But it turns out the headline may actually be an allusion to an aphorism attributed to the legendary manager Helenio Herrera–which leads to something of a Möbius strip of historical resonances: Herrera, nicknamed Il Mago (“The Wizard”), is best known for managing Barcelona (1958-1960) and subsequently Inter Milan (1960-1968).  His Barcelona sides successfully challenged the 5-time European champions Real Madrid on the domestic front. Then in Milan he gave birth to Catenaccio and led “La Grande Inter” to two consecutive European championships (1964 and 1965).  Inter didn’t conquer Europe again until last year–led by Jose Mourinho of course, defeating Barcelona along the way in the semifinal, which led to headlines such as “In José Mourinho Inter finally have a true heir to Helenio Herrera.”

(For more on Herrera, confer this post on The Equaliser (which also has a post about La Grande Inter); Chapter 9 of Simon Kuper’s Soccer Against The World, titled “A Day with Helenio Herrera”; the chapter of Jimmy Burns’s Barça: A People’s Passion covering Herrera’s tenure at Barcelona, titled “El Salvador”; or this post titled “The Really Special One – Helenio Herrera.”)

Back to the Marca cover: Mou(rinho)’s comment on the matter gets put across the top (“Me cansa jugar siempre contra ellos con diez jugadores” / “I am tired of always playing against them with 10 players”), and Marca asks whether the “roja directo” (straight red) for Albiol versus no yellow (“ni amarilla”) for Alves on the respective penalties represents a double standard (“¿doble rasero?”).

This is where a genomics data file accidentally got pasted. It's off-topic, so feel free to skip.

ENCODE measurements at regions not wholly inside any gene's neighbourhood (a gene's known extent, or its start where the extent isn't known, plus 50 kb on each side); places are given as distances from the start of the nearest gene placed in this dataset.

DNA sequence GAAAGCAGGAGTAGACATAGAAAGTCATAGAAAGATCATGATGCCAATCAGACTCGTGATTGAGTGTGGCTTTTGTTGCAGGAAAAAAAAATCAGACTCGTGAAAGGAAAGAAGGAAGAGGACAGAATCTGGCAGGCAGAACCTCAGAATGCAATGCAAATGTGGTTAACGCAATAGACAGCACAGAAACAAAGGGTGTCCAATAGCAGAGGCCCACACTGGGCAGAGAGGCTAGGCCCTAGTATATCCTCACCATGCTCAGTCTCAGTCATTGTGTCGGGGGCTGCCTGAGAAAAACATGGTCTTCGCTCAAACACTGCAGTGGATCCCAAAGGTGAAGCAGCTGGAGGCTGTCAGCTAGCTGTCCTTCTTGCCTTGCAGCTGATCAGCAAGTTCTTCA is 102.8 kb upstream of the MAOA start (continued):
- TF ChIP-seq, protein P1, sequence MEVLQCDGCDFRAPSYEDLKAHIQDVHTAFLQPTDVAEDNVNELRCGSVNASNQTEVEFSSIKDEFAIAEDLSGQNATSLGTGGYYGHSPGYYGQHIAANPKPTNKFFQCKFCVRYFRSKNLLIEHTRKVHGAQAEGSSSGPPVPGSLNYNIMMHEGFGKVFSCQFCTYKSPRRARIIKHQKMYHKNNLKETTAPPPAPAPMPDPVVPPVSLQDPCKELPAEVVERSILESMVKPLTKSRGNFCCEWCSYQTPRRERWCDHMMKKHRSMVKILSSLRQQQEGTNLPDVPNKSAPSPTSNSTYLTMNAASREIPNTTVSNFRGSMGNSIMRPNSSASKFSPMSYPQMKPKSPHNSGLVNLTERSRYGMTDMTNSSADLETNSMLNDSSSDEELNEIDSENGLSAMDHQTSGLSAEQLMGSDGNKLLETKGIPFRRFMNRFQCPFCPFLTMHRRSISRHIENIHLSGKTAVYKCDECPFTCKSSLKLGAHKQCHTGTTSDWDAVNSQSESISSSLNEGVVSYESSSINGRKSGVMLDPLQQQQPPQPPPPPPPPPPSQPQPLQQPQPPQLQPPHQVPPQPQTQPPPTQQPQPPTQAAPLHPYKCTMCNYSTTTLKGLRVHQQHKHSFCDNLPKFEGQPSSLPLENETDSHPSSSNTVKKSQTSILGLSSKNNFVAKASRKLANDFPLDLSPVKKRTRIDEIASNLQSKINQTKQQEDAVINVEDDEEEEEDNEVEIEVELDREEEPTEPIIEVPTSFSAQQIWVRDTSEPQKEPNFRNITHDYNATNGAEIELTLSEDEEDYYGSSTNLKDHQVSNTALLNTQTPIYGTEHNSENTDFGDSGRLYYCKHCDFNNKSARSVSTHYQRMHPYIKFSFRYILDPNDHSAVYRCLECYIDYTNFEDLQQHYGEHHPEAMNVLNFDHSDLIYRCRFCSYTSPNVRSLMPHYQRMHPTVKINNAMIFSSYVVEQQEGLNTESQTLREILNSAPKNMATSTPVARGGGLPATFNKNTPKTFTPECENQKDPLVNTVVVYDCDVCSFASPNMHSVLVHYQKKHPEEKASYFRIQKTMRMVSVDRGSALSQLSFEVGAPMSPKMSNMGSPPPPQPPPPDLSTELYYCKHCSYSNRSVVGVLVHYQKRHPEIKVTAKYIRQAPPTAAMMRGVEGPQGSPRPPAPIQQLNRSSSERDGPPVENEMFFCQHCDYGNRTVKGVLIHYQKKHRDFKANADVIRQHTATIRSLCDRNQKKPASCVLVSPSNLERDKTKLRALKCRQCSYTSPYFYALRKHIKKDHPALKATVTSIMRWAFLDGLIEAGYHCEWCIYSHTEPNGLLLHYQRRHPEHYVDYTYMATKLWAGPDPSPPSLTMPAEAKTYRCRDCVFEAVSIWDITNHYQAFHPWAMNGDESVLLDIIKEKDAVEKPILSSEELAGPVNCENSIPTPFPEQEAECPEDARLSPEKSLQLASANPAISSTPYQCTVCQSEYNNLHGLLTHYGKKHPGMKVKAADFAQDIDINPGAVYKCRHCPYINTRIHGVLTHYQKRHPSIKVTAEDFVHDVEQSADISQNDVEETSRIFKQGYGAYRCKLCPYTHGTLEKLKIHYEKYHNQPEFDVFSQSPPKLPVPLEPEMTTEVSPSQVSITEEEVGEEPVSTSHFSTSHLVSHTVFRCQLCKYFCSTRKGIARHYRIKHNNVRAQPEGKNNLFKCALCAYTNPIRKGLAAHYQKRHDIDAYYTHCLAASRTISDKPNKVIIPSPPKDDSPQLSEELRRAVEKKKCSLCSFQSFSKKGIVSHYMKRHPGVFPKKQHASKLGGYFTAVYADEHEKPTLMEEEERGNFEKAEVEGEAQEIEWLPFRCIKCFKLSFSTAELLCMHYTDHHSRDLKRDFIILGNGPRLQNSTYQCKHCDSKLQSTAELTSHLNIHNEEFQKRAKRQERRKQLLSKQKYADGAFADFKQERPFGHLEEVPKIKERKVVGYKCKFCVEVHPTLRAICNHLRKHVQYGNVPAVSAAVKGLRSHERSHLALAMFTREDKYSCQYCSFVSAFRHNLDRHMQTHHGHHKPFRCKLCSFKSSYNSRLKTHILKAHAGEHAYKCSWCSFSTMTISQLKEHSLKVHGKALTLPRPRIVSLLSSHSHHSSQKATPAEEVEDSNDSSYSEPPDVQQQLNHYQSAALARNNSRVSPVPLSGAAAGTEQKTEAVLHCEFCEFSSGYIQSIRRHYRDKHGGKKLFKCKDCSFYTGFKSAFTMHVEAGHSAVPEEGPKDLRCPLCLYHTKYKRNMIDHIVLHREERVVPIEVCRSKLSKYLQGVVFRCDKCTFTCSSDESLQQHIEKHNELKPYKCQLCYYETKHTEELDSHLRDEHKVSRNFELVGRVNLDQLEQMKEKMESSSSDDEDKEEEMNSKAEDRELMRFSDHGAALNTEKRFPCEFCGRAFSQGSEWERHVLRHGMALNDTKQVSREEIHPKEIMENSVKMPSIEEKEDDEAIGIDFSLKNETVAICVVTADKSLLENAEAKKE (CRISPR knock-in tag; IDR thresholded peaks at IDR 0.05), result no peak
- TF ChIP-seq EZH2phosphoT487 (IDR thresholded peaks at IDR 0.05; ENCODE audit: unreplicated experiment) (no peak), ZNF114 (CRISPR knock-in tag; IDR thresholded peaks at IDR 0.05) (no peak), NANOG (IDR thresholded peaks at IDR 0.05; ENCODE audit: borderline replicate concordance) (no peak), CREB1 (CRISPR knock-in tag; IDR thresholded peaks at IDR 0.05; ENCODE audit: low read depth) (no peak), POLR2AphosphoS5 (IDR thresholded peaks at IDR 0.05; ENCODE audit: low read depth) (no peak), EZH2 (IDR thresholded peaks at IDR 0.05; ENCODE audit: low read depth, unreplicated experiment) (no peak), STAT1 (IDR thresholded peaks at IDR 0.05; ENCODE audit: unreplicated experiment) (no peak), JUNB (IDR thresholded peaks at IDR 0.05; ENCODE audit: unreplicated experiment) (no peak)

Of course it’s CR7 and Messi that dominate the image–another fine piece of photoshopping. Ronaldo striding with the ball, looking up, clawing at the air like some sort of big cat (perhaps an allusion to Mourinho’s hunting with cats?), while Messi shuffles behind him, eyeing the ball, looking disturbed/disturbing.

But we also rather like the little image of Guardiola and Mourinho inserted at the top: the two managers with their backs to each other, pistols in hand.  One round of the duel completed–three more to go.


Gelukkige Verjaardag Ruud Krol!

March 24, 2011 — by Suman1

Ruud Krol at the 1978 World Cup - captaining the Dutch team with his lucky necklace

Ruud Krol, one of the original Dutch masters, was born in Amsterdam on this day in 1949. So: Gelukkige Verjaardag Ruud Krol!

Krol was part of the great Dutch generation of the 1970s: he played on the great Ajax side that was managed by Rinus Michels and led on the field by Johan Cruijff, Johan NeeskensPiet Keizer and Krol.  Together they famously won three consecutive UEFA European Cups (the precursor to today’s Champions League), and in doing so introduced totaalvoetbal to the world.

Indeed, Krol stayed at Ajax throughout the ’70s, after Cruiff and Neeskens had left for Barcelona and Keizer had also left the squad (for retirement?), leaving only in 1980 to spend a year with the Vancouver Whitecaps of NASL, followed by four seasons in Serie A with Napoli and a couple seasons in France with Cannes.

Krol was also a featured member of the great Dutch national teams of that era–the legendary 1974 team that was probably the best side to not win the World Cup, and he captained the 1978 team that returned to the championship game only to lose to the host nation yet again.